Stop the Madness
The tragic shooting spree in Colorado has once again put gun control in the center of the national debate. While I feel sad for the families affected by the tragedy, I cannot help but feel desensitized when it comes to gun violence.
While tragedies like the one that occurred in Colorado get a lot of media attention, stories like mine, one of countless examples of urban violence that happen every day get little coverage.
They say a dead man can tell no tales. I guess I am lucky, for I survived my attack. I was robbed at gunpoint in Philadelphia about five years ago. There are some who would say that if I had carried a gun I might have stopped the attacker from robbing me. But I believe a gun wouldn’t have changed the outcome. Only God can control someone’s fate.
While I am alive to comment on gun control today, unfortunately two of my relatives and one of my best friends are not here to give their testimony. On the other side, I know of many gun enthusiasts who are doing life sentences because they believed that guns were the way to settle differences.
Trying to have a civil discussion about gun control shows why America is not enthused with either presidential candidate of this year’s election. America is fatigued by two-party politics because absolutists have hijacked both parties who are hunkered down in their ideology or beholden to powerful lobbies like the NRA or the Center for Gun Control. Rather than find a palatable agreement between gun owners and the public, they refuse to even consider that we need to find some sort of solution to curb violence.
This strict adherence to ideology is also why we don’t have an energy policy, universal healthcare or tax reform: in order to protect their bottom line, a handful of billionaires and special interest groups oppose or obstruct what is best for our nation.
In the end, what seems logical, like banning assault weapons or limiting the amount of bullets a gun can fire gets turned into a partisan pissing match by absolutists.
Those who want to come to a consensus become frustrated. After all the saber rattling by extremists, another deranged killer buys an assault weapon legally and goes on a rampage. Then the NRA grabs its attorneys and blocks any reasonable reform of gun control.
What will it take for someone to say Stop the Madness? If Colorado isn’t the boiling point, what will it take for us to challenge the strict constructionist view of the Second Amendment and make laws that protect the gun-less from the gun user, even if it inconveniences a few gun owners?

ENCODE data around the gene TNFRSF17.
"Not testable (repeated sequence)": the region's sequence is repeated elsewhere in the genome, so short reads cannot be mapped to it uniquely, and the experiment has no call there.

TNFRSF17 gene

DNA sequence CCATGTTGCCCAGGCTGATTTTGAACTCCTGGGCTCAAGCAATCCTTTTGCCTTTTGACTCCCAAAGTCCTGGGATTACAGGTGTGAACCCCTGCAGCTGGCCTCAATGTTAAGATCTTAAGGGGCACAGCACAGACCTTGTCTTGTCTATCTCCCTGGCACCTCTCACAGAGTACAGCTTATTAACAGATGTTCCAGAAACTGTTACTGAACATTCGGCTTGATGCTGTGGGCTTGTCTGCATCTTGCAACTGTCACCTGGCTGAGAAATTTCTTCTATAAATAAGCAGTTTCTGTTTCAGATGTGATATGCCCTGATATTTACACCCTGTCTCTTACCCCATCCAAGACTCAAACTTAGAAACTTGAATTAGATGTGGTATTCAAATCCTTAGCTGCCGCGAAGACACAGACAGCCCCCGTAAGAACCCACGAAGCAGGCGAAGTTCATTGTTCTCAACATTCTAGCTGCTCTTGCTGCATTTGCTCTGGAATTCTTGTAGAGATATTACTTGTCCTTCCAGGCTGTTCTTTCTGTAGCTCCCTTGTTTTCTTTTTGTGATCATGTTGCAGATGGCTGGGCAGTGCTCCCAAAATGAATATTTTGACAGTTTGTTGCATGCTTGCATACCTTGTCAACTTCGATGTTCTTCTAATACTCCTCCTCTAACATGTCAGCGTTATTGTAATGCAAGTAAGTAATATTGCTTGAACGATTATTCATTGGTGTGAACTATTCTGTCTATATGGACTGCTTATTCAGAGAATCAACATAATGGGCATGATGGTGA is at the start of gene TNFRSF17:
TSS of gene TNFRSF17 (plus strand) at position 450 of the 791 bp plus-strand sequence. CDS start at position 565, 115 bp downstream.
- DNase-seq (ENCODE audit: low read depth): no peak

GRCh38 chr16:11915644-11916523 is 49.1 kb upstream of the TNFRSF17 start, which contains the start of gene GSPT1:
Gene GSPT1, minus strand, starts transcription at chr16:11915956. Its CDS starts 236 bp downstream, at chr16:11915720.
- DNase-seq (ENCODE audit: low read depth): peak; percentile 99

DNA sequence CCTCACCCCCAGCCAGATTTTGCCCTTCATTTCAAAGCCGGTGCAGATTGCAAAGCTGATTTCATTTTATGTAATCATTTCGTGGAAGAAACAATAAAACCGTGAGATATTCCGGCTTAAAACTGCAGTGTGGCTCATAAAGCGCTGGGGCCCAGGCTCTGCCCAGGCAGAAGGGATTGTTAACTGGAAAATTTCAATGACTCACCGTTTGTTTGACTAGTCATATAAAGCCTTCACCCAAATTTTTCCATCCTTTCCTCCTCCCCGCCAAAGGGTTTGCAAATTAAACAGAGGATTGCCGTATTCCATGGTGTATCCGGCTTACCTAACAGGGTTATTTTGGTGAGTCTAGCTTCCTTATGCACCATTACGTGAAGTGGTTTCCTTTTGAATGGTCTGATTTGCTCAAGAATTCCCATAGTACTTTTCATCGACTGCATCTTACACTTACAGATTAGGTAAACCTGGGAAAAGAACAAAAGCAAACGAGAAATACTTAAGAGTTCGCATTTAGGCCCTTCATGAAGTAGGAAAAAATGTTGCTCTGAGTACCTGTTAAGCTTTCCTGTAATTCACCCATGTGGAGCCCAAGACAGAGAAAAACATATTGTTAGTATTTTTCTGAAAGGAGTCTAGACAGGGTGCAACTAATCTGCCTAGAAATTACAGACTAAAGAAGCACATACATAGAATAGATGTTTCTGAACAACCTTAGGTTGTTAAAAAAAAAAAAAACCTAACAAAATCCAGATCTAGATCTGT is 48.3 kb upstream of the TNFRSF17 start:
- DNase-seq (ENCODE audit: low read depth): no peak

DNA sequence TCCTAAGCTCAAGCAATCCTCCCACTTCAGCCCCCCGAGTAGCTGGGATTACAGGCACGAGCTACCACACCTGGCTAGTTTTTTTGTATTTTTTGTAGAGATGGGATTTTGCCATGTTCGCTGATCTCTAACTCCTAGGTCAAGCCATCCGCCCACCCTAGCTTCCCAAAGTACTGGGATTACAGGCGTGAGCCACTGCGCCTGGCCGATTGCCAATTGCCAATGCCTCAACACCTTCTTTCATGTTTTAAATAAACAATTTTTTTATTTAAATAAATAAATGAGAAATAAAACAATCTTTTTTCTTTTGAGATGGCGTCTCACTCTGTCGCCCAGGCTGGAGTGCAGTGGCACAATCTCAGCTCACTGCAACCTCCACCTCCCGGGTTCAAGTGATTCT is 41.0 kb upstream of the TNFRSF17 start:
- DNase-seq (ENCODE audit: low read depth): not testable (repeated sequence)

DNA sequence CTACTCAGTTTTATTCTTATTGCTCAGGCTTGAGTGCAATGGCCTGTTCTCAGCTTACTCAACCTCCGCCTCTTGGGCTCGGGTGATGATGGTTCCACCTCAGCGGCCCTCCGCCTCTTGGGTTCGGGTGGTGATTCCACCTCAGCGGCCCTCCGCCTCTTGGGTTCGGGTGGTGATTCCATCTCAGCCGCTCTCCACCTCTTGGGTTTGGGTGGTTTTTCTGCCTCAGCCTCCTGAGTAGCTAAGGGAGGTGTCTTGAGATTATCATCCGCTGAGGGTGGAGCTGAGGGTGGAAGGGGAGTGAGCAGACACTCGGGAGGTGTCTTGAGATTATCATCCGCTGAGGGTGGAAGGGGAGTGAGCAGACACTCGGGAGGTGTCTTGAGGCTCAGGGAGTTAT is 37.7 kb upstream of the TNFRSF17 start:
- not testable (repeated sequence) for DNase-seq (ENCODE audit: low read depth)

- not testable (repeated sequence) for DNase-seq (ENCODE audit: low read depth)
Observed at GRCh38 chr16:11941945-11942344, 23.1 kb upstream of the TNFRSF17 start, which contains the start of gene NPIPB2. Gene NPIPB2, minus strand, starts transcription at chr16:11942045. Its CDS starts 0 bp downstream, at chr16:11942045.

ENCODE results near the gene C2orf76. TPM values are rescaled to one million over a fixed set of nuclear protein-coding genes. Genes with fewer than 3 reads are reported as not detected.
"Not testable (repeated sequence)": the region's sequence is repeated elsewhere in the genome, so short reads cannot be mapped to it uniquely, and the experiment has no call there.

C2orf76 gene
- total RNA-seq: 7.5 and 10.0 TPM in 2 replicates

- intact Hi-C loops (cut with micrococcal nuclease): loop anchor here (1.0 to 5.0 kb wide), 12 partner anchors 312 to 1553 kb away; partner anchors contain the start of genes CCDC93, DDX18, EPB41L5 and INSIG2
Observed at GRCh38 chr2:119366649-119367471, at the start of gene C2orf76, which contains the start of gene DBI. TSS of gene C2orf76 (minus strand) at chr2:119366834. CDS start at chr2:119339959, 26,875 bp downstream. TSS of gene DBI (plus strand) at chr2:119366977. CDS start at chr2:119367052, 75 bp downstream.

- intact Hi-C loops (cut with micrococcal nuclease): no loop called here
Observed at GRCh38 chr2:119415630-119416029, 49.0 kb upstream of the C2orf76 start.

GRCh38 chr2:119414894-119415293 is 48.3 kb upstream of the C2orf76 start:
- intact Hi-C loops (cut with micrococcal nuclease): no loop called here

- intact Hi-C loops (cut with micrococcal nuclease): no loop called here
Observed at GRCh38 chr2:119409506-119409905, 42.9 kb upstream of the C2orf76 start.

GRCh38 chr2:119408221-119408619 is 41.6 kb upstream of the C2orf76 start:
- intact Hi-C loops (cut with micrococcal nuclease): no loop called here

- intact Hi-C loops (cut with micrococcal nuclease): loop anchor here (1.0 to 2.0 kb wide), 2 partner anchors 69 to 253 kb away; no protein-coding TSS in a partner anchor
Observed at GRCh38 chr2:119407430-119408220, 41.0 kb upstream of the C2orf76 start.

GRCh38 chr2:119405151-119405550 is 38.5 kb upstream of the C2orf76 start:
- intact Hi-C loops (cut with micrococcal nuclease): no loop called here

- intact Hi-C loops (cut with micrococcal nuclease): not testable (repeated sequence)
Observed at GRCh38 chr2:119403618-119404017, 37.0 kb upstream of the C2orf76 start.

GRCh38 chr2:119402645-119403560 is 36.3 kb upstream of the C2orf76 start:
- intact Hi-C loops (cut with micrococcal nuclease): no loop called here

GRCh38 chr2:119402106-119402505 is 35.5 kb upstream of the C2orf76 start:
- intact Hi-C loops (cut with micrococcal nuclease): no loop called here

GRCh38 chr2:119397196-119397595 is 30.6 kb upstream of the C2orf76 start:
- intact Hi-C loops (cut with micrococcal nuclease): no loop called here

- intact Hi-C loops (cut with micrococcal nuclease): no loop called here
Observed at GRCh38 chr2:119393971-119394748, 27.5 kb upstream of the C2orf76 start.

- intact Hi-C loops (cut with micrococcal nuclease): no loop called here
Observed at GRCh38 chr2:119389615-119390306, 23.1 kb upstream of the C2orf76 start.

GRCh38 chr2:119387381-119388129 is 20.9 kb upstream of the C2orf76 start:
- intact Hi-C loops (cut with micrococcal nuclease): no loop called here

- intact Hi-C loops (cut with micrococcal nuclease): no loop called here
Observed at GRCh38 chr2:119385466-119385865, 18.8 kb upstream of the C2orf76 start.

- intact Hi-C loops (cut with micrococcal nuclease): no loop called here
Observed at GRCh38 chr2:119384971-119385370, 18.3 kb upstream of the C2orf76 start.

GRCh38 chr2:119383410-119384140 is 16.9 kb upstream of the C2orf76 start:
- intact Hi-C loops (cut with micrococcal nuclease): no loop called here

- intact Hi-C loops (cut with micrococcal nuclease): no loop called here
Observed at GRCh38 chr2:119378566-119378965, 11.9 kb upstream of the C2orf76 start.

The use of assault weapons is not in the spirit of self-defense; the main intention of someone using an assault weapon is to find enemy combatants and kill as many as possible.
I can make an educated assumption that when the Constitution was created, the Founding Fathers reasonably assessed that America would look differently once they passed on. They believed in a living Constitution that adapts to the times instead of a strictly interpreted Constitution that resembles nothing like the America we know today.
Whatever it was that the Founding Fathers thought they were creating, it isn’t what we have today.
I am skeptical about whether this mass shooting will be the turning point in gun control that leads to comprehensive reform. However I am optimistic because our nation has fought some powerful lobbies like tobacco, insurance and the food industry that in the past stood in the way of change to protect their interests instead of the overall welfare of our country.
I consider gun violence an epidemic on par with HIV and world poverty. The time is now to end senseless killing that could be prevented with common sense laws that allow gun owners to carry arms while at the same time ensuring that innocent people are not exposed to gunfire.